The Shetland pony is a breed of pony originating in the Shetland Isles. Shetlands range in size from a
minimum height of approximately 28 inches (7.0 hands; 71 cm) to an official maximum height of 42 inches
Registered stock must not exceed 42 inches (107 cm) 10.2 hands (42 inches, 107 cm) at the withers. Shetland
ponies have heavy coats, short legs and are considered quite intelligent. They are a very strong breed of
pony, used for riding, driving, and pack purposes.
Shetland Ponies are hardy and strong, in part because the breed developed in the harsh conditions of the
Shetland Isles. In appearance, Shetlands have small heads, sometimes with dished faces, widely spaced eyes
and small and alert ears. The original breed has a short, muscular neck; a compact, stocky body; short,
strong legs; and a shorter-than-normal cannon bone in relation to its size. A short broad back and deep
girth are universal characteristics, as is a springy stride. Shetlands have long thick manes and tails and
dense double winter coats to withstand harsh weather. Different breed registries have different height
standards, but the outside ranges are between 7 and 11.2 hands (28 and 46 inches, 71 and 117 cm)
Shetlands can be almost every colour, including skewbald and piebald (called pinto in the United States),
but are mainly black, chestnut, bay, grey, palomino, dun, roan, cremello, and silver dapple. Registered
shetlands are not leopard spotted (Appaloosa), nor do they carry the champagne gene, though these colours
are sometimes seen in Shetland-sized crossbreds.
Shetland ponies are generally gentle, good-tempered, and very intelligent by nature. They make good
children's ponies, and are sometimes noted for having a "brave" character. They can be very opinionated or
"cheeky", and can be impatient, snappy, and sometimes become uncooperative. Due in part to their
intelligence and size, they are easily spoiled and can be very headstrong if not well-trained.
For its size, the Shetland is the strongest of all horse and pony breeds. It can pull twice its own weight
under circumstances where a draft horse can only pull approximately half its own weight, as well as many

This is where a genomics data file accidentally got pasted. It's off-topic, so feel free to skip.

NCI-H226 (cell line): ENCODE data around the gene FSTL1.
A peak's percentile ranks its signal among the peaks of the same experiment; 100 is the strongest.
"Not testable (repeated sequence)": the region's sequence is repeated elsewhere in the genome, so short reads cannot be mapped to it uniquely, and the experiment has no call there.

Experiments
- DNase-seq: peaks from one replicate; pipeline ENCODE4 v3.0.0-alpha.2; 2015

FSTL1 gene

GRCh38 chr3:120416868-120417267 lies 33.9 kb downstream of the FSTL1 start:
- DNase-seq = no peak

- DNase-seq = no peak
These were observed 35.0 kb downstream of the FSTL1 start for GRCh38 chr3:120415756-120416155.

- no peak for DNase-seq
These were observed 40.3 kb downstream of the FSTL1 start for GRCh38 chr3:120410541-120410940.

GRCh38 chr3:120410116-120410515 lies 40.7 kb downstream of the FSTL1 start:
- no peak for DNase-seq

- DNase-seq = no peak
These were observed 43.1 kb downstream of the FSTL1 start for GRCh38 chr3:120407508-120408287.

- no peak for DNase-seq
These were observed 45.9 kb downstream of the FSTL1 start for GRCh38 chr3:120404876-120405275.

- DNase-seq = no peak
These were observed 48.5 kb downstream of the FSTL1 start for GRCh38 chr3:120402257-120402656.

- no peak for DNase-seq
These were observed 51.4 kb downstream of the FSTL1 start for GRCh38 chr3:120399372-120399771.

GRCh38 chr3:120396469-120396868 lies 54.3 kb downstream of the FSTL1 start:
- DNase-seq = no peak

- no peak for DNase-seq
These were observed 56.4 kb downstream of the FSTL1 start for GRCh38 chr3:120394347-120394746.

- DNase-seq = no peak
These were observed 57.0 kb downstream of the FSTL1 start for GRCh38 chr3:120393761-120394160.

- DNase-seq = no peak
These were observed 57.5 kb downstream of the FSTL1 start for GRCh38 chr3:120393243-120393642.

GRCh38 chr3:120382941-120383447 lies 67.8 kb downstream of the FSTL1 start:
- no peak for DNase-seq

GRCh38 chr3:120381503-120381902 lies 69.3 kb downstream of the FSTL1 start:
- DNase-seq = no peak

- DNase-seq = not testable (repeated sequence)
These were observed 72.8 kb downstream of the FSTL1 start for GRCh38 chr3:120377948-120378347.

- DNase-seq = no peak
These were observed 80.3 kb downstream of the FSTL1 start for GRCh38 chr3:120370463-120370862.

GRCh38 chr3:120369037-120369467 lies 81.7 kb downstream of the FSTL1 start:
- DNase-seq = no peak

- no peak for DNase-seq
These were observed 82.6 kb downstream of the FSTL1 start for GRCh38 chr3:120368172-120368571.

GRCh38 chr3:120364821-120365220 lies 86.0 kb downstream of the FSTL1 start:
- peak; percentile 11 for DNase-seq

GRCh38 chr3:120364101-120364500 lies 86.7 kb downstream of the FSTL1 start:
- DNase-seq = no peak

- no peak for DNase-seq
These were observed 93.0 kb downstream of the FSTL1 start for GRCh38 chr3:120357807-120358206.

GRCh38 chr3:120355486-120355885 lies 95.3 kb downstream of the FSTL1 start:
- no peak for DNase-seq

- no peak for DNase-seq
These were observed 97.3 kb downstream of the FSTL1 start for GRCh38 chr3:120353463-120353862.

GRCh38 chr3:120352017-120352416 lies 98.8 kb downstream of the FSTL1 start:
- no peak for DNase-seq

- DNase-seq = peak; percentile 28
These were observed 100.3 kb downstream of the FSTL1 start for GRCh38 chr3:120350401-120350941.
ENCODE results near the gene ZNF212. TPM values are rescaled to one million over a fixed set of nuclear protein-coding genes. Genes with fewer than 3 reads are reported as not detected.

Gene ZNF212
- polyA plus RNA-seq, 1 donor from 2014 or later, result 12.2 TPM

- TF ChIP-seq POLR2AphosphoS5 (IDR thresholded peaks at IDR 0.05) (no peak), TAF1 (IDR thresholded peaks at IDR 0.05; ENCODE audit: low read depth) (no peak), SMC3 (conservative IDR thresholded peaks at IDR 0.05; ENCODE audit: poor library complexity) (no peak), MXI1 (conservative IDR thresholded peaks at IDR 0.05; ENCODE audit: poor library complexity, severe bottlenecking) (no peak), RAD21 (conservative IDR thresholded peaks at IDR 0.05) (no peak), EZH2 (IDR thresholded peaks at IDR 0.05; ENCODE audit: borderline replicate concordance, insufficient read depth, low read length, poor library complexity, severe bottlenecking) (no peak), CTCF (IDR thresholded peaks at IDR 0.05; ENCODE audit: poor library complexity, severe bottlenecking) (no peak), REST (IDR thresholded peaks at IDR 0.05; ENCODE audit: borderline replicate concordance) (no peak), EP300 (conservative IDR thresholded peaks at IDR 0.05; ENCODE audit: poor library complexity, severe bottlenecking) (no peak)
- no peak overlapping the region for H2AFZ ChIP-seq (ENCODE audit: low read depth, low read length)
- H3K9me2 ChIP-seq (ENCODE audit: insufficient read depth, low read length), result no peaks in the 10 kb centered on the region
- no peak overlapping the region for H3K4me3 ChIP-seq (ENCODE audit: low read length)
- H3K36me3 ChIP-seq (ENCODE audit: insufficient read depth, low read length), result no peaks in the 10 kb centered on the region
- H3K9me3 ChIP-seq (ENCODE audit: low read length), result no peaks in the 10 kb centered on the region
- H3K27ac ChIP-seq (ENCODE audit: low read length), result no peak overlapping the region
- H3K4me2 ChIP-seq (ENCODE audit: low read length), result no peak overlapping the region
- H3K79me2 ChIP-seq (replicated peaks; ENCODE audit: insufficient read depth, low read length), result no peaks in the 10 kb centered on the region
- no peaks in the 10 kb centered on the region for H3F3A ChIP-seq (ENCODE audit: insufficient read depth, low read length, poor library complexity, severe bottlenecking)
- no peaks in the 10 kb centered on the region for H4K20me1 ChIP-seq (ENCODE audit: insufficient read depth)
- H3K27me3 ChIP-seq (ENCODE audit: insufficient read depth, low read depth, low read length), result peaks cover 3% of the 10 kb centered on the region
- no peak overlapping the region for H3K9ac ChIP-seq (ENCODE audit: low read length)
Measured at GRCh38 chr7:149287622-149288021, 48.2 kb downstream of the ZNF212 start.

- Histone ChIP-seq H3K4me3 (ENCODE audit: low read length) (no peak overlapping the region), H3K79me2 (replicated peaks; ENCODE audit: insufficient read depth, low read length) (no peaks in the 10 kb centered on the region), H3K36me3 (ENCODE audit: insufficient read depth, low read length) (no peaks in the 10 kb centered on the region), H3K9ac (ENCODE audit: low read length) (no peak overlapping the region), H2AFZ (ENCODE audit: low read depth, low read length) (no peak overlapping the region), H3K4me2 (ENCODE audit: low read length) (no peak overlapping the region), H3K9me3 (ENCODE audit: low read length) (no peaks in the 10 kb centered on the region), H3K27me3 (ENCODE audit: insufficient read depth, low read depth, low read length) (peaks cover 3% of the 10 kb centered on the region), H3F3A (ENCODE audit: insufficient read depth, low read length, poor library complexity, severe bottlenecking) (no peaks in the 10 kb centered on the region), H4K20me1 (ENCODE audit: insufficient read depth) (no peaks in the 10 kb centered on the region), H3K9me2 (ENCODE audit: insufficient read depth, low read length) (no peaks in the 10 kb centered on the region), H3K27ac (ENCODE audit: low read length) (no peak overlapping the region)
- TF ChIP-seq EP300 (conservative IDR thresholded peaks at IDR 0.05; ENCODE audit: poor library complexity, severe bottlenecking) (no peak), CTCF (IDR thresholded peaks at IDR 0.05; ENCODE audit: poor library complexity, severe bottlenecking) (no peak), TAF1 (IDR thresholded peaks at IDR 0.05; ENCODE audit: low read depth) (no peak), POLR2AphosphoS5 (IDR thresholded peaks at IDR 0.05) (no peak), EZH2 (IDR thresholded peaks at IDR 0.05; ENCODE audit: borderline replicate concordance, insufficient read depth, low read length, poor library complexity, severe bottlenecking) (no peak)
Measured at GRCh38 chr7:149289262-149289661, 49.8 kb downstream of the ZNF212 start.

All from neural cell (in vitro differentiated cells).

being able to carry up to 9 stone 130 pounds (59 kg). Shetland ponies are found worldwide, though mainly
in the UK and North America. In general, UK ponies tend to preserve more of the original characteristics of
the breed and are often stockier than their American cousins.
Many ponies are long-lived; it is not unusual for a Shetland pony to live more than 30 years. Conversely,
their small size also predisposes some individuals to a greater probability of heart problems than in larger
animals, on occasion leading to early death. Shetland ponies, like many hardy small horse and pony breeds,
can easily develop laminitis if on a diet high in non-structural carbohydrates. Therefore, owners must pay
careful attention to nutrition, being careful to regulate feed quantity and type.
Shetland ponies originated in the Shetland Isles, located northeast of mainland Scotland. Small horses have
been kept on the Shetland Isles since the Bronze Age. People who lived on the islands probably later crossed
the native stock with ponies imported by Norse settlers. Shetland ponies also were probably influenced by
the Celtic Pony, brought to the islands by settlers between 2000 and 1000 BCE. The harsh climate and scarce
food developed the ponies into extremely hardy animals.
Shetland ponies were first used for pulling carts, carrying peat, coal and other items, and plowing farm
land. Then, as the Industrial Revolution increased the need for coal in the mid-19th century, thousands of
Shetland ponies traveled to mainland Britain to be pit ponies, working underground hauling coal, often for
their entire (often short) lives. Coal mines in the eastern United States also imported some of these
animals. The last pony mine in the United States closed in 1971.
The Shetland Pony Stud-Book Society of the United Kingdom was started in 1890 to maintain purity and
encourage high-quality animals. In 1957, the Shetland Islands Premium Stallion Scheme was formed to
subsidize high-quality registered stallions to improve the breeding stock.